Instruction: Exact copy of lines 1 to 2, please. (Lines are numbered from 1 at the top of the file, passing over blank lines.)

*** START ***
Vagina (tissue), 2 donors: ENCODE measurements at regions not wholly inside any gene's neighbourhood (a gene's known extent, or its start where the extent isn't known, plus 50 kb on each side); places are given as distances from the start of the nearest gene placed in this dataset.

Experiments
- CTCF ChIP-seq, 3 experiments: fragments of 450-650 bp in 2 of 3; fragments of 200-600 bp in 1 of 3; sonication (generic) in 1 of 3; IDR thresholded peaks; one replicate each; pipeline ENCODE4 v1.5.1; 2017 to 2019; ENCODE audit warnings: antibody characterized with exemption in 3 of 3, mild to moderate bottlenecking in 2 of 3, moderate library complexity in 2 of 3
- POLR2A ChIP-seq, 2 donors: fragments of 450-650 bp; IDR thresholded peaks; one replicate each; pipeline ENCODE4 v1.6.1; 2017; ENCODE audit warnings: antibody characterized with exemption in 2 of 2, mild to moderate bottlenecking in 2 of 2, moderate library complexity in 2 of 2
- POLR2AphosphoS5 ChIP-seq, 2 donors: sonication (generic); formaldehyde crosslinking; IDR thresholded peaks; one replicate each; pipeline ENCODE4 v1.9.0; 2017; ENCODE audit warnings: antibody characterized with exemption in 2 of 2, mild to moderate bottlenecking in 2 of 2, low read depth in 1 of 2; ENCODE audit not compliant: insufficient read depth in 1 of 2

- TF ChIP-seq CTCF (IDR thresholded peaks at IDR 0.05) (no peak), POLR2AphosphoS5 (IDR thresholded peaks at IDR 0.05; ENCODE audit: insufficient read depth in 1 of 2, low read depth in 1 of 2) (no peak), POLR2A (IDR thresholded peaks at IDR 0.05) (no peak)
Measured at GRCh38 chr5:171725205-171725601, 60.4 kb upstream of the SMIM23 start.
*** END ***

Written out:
Vagina (tissue), 2 donors: ENCODE measurements at regions not wholly inside any gene's neighbourhood (a gene's known extent, or its start where the extent isn't known, plus 50 kb on each side); places are given as distances from the start of the nearest gene placed in this dataset.

Experiments